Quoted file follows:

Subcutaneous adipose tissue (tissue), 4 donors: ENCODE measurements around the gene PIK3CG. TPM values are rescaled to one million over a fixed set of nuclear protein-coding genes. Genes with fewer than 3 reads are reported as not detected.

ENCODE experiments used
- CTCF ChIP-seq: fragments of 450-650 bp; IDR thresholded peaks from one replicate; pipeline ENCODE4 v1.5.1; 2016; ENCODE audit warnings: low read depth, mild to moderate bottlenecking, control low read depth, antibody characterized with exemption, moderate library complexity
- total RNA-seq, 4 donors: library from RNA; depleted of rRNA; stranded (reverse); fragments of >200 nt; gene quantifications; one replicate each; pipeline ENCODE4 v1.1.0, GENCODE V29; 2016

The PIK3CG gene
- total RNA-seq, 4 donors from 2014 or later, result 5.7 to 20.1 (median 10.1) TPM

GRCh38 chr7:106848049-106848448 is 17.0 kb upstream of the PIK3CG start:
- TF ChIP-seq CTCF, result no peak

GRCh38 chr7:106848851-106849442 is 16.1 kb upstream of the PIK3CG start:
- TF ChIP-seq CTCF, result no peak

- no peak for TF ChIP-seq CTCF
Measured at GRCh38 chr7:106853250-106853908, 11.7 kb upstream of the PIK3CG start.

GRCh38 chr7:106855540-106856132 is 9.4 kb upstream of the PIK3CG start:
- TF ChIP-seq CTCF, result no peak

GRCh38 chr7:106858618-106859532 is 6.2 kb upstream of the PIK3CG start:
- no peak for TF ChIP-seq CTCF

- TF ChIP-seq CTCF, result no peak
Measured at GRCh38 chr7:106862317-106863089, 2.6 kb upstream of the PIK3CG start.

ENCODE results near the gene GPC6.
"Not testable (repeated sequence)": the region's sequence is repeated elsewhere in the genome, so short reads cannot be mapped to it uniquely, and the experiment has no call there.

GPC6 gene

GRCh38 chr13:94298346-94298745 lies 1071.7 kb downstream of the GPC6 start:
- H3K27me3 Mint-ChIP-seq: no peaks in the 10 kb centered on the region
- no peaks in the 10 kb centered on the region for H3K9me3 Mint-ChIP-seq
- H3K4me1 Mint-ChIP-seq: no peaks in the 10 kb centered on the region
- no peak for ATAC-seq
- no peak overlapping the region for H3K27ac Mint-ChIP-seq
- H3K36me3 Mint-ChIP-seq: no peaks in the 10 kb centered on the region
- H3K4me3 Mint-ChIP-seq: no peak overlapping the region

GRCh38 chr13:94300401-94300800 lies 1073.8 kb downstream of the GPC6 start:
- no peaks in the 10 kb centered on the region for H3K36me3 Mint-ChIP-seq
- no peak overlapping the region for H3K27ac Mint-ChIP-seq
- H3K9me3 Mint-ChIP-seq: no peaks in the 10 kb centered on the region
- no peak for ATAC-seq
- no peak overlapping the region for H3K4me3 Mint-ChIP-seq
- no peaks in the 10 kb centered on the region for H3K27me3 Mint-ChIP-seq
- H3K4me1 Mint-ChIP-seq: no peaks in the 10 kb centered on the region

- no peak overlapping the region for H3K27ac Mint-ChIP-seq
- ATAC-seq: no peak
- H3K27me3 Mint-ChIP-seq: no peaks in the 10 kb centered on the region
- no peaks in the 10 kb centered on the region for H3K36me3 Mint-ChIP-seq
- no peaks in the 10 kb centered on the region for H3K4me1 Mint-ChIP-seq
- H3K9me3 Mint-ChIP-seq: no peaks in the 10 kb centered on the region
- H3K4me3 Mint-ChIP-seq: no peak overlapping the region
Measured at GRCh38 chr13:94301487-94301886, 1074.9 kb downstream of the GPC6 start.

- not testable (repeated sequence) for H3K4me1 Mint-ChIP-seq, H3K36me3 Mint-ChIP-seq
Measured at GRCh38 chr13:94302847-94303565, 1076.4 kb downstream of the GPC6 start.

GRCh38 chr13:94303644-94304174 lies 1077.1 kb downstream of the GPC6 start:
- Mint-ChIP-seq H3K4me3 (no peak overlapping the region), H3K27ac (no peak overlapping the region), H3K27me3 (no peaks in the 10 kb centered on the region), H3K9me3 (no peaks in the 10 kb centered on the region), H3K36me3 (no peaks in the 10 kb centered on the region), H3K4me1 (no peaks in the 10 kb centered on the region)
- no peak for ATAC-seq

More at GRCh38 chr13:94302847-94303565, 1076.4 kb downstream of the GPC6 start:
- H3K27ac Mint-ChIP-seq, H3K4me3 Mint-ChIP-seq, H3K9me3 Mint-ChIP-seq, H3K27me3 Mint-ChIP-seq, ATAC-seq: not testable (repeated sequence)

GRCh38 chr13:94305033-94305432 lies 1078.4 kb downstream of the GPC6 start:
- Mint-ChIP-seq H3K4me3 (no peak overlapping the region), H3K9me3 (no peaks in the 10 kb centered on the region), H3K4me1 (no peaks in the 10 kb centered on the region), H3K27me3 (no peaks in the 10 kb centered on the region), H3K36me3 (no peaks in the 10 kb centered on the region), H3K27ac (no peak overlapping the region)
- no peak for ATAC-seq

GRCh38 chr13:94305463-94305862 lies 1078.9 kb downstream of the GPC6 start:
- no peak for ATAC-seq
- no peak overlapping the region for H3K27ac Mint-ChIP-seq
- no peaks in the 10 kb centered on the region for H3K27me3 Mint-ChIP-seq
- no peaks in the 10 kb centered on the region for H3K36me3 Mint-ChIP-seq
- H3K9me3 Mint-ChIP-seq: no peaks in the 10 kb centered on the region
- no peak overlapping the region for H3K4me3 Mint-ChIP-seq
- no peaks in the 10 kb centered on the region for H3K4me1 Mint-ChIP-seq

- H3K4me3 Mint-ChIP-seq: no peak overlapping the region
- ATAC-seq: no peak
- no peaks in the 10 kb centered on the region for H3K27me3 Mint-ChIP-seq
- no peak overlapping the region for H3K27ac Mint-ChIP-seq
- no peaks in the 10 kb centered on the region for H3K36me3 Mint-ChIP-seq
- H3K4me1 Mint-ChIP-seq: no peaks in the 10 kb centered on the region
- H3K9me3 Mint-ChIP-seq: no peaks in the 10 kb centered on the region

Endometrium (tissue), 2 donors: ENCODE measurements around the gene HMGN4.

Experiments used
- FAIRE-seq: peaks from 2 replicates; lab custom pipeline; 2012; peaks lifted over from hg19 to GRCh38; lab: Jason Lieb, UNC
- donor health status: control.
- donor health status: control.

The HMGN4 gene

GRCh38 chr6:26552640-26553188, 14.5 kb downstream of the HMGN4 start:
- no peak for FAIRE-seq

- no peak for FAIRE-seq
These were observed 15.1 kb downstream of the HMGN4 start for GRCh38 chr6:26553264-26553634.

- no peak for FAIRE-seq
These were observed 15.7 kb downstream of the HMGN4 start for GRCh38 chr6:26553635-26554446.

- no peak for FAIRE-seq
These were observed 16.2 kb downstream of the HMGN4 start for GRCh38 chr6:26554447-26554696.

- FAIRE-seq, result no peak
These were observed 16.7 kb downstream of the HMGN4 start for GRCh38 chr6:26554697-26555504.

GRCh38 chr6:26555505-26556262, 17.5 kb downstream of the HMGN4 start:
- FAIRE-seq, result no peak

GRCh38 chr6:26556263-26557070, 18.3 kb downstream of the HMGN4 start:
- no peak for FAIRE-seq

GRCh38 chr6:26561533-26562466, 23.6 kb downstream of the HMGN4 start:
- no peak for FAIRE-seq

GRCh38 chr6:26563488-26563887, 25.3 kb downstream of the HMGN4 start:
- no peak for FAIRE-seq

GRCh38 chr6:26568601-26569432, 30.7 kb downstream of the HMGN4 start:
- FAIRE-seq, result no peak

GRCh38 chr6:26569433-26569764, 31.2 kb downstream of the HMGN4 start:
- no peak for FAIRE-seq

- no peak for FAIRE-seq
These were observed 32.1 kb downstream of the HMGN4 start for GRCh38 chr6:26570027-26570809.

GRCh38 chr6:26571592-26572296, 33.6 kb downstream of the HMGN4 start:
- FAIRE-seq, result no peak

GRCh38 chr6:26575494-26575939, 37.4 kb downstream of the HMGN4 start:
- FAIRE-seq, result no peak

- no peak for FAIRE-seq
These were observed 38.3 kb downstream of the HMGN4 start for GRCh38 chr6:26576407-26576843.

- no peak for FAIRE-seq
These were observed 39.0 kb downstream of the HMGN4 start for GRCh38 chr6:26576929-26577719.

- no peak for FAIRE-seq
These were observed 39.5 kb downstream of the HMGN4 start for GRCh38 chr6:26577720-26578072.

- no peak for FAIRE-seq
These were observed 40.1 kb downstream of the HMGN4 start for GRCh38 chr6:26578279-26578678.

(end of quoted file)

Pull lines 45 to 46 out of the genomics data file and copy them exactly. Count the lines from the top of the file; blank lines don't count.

Measured at GRCh38 chr13:94301487-94301886, 1074.9 kb downstream of the GPC6 start.

- not testable (repeated sequence) for H3K4me1 Mint-ChIP-seq, H3K36me3 Mint-ChIP-seq